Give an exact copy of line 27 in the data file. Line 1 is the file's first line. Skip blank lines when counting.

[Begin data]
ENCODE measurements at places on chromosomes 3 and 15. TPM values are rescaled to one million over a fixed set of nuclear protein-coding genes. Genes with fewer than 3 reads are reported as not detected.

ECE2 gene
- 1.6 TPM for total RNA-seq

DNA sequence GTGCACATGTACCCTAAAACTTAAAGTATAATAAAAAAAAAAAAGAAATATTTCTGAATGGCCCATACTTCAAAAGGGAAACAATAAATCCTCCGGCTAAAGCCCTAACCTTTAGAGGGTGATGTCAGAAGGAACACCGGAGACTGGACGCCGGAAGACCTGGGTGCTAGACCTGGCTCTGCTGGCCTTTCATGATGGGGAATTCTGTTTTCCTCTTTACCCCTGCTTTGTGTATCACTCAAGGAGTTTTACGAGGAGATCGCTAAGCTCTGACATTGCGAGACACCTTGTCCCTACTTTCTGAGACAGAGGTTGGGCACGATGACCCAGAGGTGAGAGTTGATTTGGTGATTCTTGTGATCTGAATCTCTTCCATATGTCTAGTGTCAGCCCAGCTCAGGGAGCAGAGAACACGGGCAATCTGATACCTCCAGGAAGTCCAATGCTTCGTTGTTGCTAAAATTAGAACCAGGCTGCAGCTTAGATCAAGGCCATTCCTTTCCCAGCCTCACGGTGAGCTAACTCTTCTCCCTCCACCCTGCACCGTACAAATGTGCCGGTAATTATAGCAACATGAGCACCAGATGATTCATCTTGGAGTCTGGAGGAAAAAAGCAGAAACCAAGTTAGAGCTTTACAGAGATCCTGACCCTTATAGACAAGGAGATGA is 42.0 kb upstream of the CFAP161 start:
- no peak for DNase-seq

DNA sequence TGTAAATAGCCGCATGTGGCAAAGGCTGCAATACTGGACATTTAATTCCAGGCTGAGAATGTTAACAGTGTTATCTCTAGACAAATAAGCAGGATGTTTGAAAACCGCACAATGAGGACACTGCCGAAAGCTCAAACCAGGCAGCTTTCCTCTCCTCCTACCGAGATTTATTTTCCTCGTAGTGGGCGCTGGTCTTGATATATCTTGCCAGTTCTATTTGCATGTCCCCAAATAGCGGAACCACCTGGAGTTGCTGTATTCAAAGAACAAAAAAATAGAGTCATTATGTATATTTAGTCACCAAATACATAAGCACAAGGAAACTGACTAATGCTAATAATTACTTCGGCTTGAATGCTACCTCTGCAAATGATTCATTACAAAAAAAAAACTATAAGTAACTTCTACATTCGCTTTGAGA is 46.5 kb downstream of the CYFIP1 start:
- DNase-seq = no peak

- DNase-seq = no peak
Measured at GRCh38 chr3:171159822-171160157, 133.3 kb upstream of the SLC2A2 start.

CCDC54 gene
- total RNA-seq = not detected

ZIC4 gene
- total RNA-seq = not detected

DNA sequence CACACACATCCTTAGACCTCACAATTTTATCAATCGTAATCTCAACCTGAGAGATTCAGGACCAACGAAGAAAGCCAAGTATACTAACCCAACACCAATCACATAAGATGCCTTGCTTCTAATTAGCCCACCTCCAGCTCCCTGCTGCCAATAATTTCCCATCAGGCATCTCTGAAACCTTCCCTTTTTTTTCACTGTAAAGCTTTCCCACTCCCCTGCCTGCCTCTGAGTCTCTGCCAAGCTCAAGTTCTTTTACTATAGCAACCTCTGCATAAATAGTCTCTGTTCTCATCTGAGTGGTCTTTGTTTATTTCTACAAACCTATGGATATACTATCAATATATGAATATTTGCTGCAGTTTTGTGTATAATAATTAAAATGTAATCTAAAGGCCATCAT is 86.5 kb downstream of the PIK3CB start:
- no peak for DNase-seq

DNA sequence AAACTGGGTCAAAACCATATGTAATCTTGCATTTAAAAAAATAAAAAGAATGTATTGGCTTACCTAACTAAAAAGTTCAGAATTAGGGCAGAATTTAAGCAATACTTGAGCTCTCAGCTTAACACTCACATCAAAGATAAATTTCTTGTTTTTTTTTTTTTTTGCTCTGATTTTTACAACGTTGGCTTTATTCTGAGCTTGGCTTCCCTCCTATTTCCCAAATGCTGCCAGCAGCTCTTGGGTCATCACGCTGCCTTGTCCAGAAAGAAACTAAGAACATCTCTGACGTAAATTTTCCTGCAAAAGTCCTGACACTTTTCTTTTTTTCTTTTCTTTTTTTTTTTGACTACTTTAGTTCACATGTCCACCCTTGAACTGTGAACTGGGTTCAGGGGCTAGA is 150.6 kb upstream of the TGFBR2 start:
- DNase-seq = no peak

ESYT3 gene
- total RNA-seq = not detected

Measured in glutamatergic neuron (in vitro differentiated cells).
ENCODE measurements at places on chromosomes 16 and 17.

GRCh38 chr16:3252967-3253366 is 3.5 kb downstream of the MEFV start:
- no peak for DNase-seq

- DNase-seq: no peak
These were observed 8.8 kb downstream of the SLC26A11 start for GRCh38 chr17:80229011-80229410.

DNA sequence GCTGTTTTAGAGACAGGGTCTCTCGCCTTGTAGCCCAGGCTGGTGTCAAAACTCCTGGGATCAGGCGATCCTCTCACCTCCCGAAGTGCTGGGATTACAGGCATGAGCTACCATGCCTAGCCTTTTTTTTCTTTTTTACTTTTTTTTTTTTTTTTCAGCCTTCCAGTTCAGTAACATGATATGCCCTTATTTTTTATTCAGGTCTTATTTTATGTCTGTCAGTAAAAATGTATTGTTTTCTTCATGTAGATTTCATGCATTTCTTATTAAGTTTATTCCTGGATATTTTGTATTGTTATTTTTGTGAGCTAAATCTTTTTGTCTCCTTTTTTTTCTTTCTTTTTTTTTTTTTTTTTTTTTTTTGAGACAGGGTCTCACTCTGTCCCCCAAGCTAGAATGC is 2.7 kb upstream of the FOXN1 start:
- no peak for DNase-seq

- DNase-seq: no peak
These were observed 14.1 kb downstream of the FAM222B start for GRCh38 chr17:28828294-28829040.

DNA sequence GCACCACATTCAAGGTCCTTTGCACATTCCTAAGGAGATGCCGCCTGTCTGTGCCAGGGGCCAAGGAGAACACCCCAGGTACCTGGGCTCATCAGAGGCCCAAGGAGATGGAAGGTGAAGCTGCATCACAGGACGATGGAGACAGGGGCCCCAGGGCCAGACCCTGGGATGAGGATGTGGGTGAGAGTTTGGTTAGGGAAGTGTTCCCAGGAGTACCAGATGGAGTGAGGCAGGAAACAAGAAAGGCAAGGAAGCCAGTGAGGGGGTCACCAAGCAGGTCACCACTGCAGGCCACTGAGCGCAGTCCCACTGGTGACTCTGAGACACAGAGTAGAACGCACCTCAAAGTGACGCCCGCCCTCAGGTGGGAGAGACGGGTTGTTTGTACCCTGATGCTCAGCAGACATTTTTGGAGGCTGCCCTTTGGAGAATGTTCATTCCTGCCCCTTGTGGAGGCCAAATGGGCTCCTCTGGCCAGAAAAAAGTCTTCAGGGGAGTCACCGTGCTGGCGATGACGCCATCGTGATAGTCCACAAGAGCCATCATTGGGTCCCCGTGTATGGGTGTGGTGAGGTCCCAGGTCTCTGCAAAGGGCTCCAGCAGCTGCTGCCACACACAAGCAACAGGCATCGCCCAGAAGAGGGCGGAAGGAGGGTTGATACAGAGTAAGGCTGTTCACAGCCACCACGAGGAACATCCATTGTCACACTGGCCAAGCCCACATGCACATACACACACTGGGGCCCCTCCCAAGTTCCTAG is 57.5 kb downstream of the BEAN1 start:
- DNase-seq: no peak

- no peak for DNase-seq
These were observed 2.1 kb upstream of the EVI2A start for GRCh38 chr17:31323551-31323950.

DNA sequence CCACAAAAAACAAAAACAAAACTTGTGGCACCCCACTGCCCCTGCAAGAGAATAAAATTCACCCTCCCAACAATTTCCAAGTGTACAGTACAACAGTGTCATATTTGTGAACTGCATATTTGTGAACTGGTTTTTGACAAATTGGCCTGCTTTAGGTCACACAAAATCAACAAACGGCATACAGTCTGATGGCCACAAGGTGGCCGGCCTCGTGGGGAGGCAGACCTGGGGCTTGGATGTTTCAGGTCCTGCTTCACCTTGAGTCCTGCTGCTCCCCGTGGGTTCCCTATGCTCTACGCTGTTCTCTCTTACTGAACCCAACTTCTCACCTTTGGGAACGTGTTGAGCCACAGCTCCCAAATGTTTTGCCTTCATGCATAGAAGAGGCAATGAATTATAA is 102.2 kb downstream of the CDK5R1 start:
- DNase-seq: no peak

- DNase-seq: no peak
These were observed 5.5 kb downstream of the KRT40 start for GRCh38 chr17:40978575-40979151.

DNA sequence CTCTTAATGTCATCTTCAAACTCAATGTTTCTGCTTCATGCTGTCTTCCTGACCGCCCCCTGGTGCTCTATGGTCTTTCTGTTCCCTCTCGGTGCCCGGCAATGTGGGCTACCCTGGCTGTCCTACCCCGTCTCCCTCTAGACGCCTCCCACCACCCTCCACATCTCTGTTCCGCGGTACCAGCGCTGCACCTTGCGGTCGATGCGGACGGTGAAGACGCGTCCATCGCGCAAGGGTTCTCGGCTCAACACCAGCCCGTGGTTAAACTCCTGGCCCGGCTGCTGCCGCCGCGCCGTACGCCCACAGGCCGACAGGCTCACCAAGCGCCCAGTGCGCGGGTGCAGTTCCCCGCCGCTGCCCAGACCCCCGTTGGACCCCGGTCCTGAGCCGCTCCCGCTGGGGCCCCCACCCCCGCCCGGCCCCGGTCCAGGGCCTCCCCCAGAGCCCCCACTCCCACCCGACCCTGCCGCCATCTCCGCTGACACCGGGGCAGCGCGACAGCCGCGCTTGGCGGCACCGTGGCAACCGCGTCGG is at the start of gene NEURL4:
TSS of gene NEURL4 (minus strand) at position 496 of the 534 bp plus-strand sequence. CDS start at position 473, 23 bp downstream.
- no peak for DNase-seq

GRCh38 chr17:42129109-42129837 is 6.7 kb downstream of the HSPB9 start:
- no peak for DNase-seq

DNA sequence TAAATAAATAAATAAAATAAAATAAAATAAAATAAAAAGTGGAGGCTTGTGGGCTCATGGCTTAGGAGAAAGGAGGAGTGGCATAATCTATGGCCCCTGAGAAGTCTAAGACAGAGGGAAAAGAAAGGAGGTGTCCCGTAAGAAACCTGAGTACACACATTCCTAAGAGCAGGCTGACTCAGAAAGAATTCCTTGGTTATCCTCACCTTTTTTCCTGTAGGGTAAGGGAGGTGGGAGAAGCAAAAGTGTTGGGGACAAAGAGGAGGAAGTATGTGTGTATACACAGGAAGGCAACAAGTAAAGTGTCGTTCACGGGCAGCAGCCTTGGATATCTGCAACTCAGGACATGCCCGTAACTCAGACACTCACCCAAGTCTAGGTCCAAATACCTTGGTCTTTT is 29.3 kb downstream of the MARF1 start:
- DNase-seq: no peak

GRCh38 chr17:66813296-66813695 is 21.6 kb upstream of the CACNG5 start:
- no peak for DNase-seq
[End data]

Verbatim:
- no peak for DNase-seq